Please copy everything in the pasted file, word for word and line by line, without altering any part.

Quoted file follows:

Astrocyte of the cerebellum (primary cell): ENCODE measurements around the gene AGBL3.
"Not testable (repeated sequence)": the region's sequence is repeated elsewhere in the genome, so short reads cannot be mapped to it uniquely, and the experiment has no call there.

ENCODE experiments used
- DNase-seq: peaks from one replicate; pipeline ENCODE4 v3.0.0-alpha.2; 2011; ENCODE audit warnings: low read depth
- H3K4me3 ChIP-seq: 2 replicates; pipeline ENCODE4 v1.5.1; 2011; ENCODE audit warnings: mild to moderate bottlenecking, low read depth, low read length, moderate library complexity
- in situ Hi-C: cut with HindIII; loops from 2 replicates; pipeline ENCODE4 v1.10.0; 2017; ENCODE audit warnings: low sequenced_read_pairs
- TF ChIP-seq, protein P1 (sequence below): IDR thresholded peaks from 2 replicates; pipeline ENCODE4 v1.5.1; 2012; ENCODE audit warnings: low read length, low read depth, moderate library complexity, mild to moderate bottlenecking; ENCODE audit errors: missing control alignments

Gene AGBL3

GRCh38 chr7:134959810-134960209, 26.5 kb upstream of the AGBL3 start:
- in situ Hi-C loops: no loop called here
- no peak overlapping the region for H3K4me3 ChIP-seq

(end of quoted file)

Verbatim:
Astrocyte of the cerebellum (primary cell): ENCODE measurements around the gene AGBL3.
"Not testable (repeated sequence)": the region's sequence is repeated elsewhere in the genome, so short reads cannot be mapped to it uniquely, and the experiment has no call there.

ENCODE experiments used
- DNase-seq: peaks from one replicate; pipeline ENCODE4 v3.0.0-alpha.2; 2011; ENCODE audit warnings: low read depth
- H3K4me3 ChIP-seq: 2 replicates; pipeline ENCODE4 v1.5.1; 2011; ENCODE audit warnings: mild to moderate bottlenecking, low read depth, low read length, moderate library complexity
- in situ Hi-C: cut with HindIII; loops from 2 replicates; pipeline ENCODE4 v1.10.0; 2017; ENCODE audit warnings: low sequenced_read_pairs
- TF ChIP-seq, protein P1 (sequence below): IDR thresholded peaks from 2 replicates; pipeline ENCODE4 v1.5.1; 2012; ENCODE audit warnings: low read length, low read depth, moderate library complexity, mild to moderate bottlenecking; ENCODE audit errors: missing control alignments

Gene AGBL3

GRCh38 chr7:134959810-134960209, 26.5 kb upstream of the AGBL3 start:
- in situ Hi-C loops: no loop called here
- no peak overlapping the region for H3K4me3 ChIP-seq